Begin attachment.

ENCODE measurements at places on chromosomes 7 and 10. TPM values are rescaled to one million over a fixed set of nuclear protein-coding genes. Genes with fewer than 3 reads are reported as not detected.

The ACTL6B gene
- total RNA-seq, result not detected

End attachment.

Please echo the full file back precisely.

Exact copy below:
ENCODE measurements at places on chromosomes 7 and 10. TPM values are rescaled to one million over a fixed set of nuclear protein-coding genes. Genes with fewer than 3 reads are reported as not detected.

The ACTL6B gene
- total RNA-seq, result not detected